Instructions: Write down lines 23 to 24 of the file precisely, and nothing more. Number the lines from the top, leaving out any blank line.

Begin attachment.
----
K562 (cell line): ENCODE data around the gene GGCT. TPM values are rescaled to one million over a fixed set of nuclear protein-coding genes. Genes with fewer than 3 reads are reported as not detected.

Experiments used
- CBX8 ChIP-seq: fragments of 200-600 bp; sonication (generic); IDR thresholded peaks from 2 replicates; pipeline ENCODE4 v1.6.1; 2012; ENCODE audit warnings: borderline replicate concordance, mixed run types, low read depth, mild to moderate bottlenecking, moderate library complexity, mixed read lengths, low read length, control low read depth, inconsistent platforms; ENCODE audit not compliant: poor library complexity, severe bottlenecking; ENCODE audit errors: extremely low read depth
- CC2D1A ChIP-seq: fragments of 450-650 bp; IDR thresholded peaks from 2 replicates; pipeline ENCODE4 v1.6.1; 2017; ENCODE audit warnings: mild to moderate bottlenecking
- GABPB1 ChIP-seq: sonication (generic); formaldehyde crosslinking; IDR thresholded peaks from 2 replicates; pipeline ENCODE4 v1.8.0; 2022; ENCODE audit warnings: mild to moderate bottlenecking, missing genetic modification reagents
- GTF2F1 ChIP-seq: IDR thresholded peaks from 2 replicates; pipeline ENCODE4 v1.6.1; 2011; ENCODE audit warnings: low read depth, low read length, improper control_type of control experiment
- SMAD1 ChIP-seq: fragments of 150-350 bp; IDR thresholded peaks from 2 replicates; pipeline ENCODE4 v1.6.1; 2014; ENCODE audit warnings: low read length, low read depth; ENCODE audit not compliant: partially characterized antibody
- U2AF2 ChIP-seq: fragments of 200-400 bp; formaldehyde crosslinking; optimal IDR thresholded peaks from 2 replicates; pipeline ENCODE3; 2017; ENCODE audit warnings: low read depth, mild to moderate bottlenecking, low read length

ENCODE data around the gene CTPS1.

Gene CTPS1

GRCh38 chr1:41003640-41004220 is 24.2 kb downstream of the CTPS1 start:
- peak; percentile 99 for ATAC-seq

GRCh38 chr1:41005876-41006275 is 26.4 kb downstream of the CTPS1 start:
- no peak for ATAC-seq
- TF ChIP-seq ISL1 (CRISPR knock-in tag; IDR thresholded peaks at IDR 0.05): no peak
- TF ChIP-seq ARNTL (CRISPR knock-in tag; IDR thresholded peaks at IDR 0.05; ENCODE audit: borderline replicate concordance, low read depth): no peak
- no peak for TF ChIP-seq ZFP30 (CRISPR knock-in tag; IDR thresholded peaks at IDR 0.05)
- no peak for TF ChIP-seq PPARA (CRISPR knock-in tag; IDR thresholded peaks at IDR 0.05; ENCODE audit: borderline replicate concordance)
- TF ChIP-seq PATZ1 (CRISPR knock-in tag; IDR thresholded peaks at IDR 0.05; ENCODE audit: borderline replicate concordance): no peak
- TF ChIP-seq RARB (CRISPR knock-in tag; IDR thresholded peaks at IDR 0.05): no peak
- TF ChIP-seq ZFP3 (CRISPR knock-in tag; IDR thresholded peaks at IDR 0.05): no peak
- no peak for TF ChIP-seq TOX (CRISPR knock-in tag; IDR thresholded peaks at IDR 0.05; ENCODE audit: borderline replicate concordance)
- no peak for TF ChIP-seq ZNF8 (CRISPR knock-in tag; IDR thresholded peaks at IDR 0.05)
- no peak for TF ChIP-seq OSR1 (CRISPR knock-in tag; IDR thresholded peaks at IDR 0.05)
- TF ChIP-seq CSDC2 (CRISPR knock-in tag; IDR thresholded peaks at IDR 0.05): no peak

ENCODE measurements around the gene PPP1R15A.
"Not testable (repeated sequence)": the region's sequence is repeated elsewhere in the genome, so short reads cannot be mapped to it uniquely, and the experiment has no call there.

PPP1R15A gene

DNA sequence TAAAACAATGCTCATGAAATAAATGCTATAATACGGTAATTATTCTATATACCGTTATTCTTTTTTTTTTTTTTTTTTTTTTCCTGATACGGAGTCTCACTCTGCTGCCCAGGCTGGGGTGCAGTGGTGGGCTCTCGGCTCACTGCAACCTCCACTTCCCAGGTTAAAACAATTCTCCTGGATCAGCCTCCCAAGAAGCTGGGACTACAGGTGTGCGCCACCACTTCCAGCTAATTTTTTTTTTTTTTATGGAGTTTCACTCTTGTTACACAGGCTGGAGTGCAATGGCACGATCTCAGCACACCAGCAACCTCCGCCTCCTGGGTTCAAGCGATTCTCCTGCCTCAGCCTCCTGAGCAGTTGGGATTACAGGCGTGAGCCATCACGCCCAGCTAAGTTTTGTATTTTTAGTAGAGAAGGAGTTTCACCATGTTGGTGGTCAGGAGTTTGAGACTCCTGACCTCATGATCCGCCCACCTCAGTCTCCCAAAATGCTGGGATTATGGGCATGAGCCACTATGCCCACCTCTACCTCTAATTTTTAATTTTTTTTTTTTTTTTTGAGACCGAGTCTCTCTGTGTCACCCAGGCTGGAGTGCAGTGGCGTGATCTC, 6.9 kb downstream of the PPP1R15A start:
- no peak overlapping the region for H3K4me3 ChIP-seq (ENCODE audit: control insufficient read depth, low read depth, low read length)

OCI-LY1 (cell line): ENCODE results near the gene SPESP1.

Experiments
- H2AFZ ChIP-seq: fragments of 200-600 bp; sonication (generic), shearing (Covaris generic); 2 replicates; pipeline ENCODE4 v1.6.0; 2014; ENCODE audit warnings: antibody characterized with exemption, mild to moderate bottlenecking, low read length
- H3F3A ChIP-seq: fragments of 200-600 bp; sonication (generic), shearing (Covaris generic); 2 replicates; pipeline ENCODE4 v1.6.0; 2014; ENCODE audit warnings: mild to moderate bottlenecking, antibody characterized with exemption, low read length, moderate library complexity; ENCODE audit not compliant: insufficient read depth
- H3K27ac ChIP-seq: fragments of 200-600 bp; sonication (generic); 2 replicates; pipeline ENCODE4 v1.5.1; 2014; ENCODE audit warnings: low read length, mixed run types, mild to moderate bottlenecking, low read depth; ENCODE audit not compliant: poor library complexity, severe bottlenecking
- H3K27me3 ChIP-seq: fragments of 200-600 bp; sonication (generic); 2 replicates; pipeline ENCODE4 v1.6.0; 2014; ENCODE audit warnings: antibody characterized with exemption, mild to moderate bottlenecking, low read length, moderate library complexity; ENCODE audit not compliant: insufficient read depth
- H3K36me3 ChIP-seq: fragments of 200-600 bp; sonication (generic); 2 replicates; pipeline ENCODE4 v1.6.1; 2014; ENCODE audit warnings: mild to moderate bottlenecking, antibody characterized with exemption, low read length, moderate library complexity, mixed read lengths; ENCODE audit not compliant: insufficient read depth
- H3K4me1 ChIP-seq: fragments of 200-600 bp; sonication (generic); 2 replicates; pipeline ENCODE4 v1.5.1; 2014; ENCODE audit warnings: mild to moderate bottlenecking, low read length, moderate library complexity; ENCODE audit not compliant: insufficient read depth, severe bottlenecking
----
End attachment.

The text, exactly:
- no peak for TF ChIP-seq ZNF8 (CRISPR knock-in tag; IDR thresholded peaks at IDR 0.05)
- no peak for TF ChIP-seq OSR1 (CRISPR knock-in tag; IDR thresholded peaks at IDR 0.05)